Since her 1988 novella 100 Traditional Smiles, Ms Kennedy, a Victoria University graduate, has been regarded as one of New Zealand’s most original and gifted writers. She has twice been awarded New Zealand’s top prize for poetry and her most recent novel, The Last Days of the National Costume, was a finalist in the 2014 New Zealand Post Book Awards.
Ms Kennedy has also written screenplays for seminal New Zealand short films such as Jewel’s Darl (from her own BNZ-Katherine Mansfield-award-winning story) and Danny and Raewyn and the features Crush and The Monkey’s Mask. Her work is published internationally and she has taught at the University of Hawai’i at Mānoa, and the Manukau Institute of Technology, where she is editor of the literary journal Ika.
Ms Kennedy’s writing is praised for its ingenuity, love of language, playfulness and range. Her fiction, always interested in questions of culture, politics and geography, draws on influences from other art forms and ‘seduces with the sheer joy in its writing’ (NZ Listener).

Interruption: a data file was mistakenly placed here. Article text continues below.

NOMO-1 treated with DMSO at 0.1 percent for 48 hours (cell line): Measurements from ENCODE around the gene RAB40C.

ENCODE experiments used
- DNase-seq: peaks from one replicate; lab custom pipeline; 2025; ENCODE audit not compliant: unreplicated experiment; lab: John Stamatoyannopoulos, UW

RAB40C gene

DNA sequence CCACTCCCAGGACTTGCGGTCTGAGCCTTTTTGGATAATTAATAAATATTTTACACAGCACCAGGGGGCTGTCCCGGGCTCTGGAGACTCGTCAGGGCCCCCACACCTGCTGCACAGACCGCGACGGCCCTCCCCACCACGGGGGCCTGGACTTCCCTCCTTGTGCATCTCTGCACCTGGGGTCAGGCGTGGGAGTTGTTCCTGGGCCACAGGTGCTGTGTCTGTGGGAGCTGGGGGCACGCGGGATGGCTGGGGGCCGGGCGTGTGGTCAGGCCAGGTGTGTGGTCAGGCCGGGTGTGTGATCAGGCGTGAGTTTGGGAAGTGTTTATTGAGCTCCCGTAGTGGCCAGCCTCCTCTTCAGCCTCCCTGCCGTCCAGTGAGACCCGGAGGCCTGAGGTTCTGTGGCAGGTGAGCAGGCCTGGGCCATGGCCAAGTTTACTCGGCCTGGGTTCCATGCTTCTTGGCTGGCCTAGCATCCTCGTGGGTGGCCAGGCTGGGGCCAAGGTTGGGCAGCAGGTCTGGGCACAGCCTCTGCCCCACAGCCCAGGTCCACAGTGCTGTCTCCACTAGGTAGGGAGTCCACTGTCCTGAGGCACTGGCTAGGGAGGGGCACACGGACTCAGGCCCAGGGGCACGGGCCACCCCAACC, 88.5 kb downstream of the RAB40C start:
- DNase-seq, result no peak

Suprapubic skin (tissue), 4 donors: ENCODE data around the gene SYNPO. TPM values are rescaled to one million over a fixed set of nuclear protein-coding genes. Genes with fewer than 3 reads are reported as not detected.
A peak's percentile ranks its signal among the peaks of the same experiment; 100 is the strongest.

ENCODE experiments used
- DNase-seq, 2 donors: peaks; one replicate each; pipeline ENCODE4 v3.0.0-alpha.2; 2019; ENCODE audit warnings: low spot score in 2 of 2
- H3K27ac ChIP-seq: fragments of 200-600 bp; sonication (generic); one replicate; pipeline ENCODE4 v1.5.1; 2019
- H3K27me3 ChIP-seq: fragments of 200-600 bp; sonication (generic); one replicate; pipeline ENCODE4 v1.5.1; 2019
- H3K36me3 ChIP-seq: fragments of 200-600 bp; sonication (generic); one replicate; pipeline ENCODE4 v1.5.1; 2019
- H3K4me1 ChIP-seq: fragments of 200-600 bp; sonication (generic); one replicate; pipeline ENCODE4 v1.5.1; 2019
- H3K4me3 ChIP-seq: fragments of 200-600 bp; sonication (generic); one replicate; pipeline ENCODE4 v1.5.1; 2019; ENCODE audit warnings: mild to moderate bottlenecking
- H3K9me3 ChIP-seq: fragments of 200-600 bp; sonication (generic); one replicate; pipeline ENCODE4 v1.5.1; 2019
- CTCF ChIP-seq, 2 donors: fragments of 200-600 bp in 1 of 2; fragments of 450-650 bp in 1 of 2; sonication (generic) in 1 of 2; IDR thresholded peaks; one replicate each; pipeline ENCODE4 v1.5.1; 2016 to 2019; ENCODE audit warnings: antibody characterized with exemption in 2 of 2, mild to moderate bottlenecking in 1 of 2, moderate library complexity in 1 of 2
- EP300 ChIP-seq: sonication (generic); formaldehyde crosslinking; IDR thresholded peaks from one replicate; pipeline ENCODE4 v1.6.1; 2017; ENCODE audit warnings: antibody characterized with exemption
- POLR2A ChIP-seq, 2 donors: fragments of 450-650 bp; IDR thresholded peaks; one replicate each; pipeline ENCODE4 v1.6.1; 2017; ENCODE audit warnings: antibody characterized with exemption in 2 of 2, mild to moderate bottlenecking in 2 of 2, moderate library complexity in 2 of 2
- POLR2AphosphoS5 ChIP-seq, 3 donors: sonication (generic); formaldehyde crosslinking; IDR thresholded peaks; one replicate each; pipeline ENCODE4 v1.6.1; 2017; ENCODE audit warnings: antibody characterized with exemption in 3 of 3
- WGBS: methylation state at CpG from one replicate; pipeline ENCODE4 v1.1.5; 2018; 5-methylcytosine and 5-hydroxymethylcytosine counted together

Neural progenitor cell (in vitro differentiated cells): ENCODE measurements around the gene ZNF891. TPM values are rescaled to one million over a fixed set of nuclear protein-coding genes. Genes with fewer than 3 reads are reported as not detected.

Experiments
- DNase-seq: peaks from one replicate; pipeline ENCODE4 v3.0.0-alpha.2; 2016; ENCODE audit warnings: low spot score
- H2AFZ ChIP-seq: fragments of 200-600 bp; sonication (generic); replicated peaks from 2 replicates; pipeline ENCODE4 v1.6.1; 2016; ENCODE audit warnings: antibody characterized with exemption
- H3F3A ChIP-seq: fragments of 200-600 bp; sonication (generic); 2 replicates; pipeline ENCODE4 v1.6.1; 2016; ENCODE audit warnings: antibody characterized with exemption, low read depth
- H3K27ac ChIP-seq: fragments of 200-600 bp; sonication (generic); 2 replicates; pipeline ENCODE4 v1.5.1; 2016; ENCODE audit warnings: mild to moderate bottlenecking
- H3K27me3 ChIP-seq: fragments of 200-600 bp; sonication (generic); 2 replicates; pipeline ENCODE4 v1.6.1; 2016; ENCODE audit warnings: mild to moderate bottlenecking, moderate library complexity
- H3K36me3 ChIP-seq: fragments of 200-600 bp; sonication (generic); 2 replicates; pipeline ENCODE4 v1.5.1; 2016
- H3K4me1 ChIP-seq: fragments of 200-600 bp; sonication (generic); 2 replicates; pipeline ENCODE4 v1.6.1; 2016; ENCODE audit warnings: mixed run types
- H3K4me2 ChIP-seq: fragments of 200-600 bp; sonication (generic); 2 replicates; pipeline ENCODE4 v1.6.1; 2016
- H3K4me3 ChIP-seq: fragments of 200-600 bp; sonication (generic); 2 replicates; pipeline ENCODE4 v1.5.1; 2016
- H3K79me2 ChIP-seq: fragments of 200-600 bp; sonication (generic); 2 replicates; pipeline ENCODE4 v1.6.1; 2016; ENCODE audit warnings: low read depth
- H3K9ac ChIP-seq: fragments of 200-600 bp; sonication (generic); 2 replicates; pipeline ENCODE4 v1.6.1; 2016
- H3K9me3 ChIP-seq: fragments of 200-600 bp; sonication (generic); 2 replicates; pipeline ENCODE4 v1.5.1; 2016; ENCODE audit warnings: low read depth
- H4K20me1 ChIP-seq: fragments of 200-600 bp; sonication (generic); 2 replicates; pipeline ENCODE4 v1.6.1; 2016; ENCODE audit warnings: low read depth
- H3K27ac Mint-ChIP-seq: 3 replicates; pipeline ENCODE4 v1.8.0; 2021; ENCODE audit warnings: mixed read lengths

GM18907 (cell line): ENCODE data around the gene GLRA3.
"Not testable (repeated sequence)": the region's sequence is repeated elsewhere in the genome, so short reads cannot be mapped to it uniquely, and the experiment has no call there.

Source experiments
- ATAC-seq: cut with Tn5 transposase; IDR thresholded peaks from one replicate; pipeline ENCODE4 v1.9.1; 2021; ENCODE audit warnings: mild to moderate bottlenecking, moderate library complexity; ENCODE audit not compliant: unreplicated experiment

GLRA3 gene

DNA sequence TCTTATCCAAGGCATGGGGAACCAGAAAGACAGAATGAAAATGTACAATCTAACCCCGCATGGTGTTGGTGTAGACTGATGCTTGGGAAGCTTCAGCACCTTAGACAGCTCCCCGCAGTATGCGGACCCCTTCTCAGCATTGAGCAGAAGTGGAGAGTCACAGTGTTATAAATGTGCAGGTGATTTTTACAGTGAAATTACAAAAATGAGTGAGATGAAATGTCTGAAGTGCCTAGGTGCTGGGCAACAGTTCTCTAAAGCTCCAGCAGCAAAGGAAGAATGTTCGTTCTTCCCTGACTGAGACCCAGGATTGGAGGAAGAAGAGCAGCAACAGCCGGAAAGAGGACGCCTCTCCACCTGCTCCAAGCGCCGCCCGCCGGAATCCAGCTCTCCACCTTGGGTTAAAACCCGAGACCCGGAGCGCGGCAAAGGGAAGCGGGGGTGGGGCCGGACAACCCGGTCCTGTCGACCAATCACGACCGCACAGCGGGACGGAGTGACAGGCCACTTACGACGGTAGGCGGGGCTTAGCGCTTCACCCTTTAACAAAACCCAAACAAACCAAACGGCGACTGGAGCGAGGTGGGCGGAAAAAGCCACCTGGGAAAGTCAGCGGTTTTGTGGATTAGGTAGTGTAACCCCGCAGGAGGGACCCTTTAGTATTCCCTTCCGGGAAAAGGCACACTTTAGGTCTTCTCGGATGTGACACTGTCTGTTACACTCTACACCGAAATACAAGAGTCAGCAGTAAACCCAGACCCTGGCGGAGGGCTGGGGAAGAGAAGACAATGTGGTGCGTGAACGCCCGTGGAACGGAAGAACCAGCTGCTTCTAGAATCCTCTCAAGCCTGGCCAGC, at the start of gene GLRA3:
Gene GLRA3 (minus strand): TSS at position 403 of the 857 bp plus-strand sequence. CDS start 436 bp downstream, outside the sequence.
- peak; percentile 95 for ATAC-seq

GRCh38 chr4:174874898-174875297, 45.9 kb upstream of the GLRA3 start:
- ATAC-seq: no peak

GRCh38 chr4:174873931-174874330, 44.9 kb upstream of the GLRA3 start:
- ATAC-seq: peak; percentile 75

Director of the International Institute of Modern Letters, Damien Wilkins, says, “Anne is one of the most inventive and accomplished writers we have. She moves from poetry to fiction and back again with startling results. Her risk-taking and her commitment to fresh modes of seeing is an inspiration. We're thrilled that Anne will be at the IIML next year.”
Ms Kennedy plans to use the residency to work on a new novel, set largely in Hawai’i, where she lived for ten years, that will speak to post-colonial situations and their aftermaths around the world, including Aotearoa.
“I have a cyclone-sized thank you to make:
I’m going to be the luckiest writer in New Zealand in 2016. I’m going to have an office at IIML and get paid to sit in it and write. I’ll probably come out of the office from time to time and go to the odd literary event, Wellington being famous for such things, and such people. When it’s windy out there, my DNA will remind me (because I’m from Wellington, a long time ago) how invigorating wind is for feeling and thinking. I’m looking forward to being buffeted.
Recently, I’ve had some words of Adrienne Rich blowing around in my head: ‘We must use what we have to invent what we desire.’ My ‘have’ has just expanded, miraculously. I hope I can do justice to the rest.
Thank you, IIML and Creative New Zealand, for this compelling opportunity for me personally, and for continuing to create the spaces we need in Aotearoa for our literatures.”